A photoelectrochemical cell (PEC) harnesses sunlight to produce hydrogen gas (H2) via water splitting. Silicon (Si) is abundant and widely used as a photovoltaic semiconductor material. Si has also been utilized as a photocathode in PEC owing to outstanding physical properties, including an optimal bandgap (Eg ≈ 1.1 eV) allowing for the absorption of a large portion of solar spectral irradiance, and the position of the conduction-band edge, which is higher than the proton reduction potential.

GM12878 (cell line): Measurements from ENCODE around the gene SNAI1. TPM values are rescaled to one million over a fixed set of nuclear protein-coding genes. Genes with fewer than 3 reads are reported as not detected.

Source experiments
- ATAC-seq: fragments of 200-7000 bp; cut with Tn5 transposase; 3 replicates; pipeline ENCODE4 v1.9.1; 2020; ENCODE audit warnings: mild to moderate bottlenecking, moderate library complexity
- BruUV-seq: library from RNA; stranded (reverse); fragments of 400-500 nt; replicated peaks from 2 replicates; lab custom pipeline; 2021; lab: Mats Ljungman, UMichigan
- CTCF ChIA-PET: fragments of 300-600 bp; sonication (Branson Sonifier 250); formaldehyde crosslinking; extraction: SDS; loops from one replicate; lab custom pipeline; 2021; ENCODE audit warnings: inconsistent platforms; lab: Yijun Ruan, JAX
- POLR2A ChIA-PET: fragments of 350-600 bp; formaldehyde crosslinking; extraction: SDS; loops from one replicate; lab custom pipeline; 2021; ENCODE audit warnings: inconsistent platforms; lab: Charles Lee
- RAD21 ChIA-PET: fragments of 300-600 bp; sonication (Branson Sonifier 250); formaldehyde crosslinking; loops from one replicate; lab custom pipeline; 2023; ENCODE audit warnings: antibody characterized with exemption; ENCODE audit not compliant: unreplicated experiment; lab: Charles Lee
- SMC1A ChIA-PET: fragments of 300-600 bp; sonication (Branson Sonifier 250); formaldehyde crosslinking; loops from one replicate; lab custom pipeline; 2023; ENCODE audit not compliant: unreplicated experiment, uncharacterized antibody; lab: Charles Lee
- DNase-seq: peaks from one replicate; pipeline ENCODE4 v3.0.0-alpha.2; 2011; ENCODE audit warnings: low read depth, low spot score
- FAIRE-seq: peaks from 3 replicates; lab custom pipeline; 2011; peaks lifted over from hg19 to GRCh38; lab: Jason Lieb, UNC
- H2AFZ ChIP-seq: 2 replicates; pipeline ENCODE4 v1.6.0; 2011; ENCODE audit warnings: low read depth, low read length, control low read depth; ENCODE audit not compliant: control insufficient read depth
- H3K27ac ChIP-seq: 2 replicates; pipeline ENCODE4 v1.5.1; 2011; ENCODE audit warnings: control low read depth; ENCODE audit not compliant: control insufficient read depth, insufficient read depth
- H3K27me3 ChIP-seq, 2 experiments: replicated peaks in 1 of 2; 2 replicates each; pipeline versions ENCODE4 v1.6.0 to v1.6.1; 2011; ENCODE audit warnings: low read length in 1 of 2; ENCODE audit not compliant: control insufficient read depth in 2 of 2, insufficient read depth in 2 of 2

Recent attempts to improve the H2 evolution efficiency in PEC systems through the application of nanowires have aimed at utilizing superior antireflectance and polarization-insensitive light absorbance over broad wavelengths, as well as the larger surface area of the nanostructures. Superior antireflectance of nanostructures was observed to greatly enhance photocurrent. In addition, the enlarged surface area reduced the external bias required to drive the water splitting reaction by a minimum of 1.23 V. The increase in surface recombination loss due to an increased surface area, however, leads to lower energy conversion efficiencies in comparison to the theoretically estimated value for Si nanowire based PEC systems. It is therefore of significant importance to design a novel nanostructure capable of minimizing recombination loss as well as light reflection, despite these typically being inversely proportional variables.